Wishing to set an example to symbolize peace and the ending of a horrific war, the City of Hagerstown and Wesel, Germany, formally joined hands as sister cities by public proclamation on March 10, 1952. These cities have continued to share this affiliation for the past sixty years.
Devastated by the bombings from the U.S. Air Force in World War II, Wesel suffered 98% destruction of its town and the deaths of 600 of its citizens in a three-day period of time in 1945. Despite this suffering, the people of Wesel lived up to their honorary name of “hospitable Wesel” and reached out the olive branch to their former enemy — an enemy who ultimately brought peace and freedom to their country.
The process began in 1951 when Dr. Karl Heinz Reuber contacted Operation Democracy in New York to seek assistance in finding an American town that was suitable and willing to initiate a friendly relationship with Wesel. County Manager of Rees County, Dr. von Bonninghausen, also made personal contacts with Hagerstown while he was touring the United States. Mayor Mills of Hagerstown seized this gesture of friendship and responded positively to the official offer of the Mayor of Wesel, Nr. Ewald Fournell. By 1952 the pact was signed by both cities.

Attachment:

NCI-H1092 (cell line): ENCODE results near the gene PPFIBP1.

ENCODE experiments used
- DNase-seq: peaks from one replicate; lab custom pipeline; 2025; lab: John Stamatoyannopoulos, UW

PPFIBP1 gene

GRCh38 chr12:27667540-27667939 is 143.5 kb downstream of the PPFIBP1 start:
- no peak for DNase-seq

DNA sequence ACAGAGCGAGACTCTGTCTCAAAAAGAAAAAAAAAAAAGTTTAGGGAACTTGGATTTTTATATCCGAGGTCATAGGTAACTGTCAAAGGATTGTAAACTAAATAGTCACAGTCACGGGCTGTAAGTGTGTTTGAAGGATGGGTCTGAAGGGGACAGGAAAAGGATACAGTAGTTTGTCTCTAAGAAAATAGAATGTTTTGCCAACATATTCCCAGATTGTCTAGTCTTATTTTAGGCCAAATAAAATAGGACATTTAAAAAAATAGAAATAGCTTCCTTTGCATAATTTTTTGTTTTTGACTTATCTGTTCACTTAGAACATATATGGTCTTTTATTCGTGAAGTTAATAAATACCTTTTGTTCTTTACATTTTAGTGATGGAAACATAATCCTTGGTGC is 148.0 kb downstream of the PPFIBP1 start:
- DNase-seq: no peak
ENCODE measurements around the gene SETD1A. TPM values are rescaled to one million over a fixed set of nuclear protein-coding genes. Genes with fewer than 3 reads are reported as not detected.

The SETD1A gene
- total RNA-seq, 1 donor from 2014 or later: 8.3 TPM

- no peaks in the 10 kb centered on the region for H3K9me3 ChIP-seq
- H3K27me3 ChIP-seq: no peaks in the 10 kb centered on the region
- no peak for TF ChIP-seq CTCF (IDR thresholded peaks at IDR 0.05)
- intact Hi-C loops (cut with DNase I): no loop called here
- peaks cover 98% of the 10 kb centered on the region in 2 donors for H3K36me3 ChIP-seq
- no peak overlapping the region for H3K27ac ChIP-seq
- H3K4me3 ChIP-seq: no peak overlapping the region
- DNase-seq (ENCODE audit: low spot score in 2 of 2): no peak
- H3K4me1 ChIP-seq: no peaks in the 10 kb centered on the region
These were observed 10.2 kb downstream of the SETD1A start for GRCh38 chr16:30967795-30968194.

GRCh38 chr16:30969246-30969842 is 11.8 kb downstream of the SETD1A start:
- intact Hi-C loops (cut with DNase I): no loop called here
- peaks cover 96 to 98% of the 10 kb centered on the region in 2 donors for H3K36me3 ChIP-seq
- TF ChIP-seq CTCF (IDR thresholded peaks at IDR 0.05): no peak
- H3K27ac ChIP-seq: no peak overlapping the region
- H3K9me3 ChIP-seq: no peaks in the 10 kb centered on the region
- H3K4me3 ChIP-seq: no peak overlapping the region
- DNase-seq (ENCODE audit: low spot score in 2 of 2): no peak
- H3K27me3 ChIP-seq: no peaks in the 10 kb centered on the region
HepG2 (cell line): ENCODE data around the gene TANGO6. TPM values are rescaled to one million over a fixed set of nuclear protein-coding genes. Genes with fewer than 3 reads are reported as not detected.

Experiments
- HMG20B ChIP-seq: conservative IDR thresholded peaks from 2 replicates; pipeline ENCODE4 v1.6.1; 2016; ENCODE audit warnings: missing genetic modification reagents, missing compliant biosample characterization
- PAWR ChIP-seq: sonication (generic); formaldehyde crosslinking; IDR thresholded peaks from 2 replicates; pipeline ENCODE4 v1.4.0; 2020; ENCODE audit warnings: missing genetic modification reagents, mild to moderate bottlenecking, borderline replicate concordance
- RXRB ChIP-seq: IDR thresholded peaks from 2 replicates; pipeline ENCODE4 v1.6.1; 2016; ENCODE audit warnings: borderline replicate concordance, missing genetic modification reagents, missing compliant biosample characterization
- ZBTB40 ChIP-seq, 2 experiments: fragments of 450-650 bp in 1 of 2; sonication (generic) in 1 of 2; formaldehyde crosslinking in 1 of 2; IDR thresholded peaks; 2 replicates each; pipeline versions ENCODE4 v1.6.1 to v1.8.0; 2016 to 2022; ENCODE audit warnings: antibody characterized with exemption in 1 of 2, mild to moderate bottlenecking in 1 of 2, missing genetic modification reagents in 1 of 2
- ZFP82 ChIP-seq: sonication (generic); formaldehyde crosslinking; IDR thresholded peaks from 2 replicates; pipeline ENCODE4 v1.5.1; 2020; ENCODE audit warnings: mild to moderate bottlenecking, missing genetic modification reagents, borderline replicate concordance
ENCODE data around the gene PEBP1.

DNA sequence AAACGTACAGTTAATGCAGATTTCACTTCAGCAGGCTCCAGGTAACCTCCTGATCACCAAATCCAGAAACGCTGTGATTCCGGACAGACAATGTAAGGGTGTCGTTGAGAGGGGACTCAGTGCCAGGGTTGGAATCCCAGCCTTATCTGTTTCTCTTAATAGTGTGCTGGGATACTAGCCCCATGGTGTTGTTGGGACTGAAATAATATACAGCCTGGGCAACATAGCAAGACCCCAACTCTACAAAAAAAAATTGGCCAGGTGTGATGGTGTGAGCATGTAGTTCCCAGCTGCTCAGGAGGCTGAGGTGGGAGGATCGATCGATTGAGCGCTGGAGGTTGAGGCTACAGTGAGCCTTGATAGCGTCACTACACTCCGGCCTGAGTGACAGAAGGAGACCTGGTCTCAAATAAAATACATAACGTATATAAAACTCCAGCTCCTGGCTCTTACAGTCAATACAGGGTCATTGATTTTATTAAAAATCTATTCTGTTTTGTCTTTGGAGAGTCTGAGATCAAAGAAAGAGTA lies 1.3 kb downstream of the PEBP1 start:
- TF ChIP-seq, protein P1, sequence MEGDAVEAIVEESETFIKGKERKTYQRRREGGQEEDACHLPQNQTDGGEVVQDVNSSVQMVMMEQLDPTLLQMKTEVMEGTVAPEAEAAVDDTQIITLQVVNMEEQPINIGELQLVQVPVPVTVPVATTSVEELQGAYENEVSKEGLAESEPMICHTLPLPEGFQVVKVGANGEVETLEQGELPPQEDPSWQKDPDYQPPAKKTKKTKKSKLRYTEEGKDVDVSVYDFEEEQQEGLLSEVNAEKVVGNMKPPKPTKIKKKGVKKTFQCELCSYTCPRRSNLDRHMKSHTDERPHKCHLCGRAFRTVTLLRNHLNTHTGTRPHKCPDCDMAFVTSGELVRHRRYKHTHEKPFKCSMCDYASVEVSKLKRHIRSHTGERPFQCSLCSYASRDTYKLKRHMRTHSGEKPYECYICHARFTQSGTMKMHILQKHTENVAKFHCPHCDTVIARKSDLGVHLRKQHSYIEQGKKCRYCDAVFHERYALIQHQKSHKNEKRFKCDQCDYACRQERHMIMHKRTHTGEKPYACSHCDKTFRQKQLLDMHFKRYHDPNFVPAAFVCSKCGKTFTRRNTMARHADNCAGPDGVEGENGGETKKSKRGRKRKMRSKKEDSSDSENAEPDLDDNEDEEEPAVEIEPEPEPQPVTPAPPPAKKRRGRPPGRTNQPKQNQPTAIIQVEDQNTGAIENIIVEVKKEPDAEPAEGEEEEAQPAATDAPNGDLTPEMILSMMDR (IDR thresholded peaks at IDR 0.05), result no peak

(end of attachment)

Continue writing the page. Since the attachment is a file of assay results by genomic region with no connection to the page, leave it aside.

Since that time much has transpired and contacts between the two cities have expanded. To foster and promote the partnership, each city has exchanged activities and ideas such as the traditional “key to the city,” exhibitions to encourage an appreciation of each city’s people and culture, tours of the Fusternberg Men’s Choir, student exchange programs for high schools and even marriages — Sally Burhans, Mayor Burhans’ daughter, to Karl Heinz Buschmann.
Today, both cities continue to promote programs such as the Augustoberfest to celebrate the partnership of Hagerstown and Wesel. They realize the importance of friendship and understanding in achieving world peace.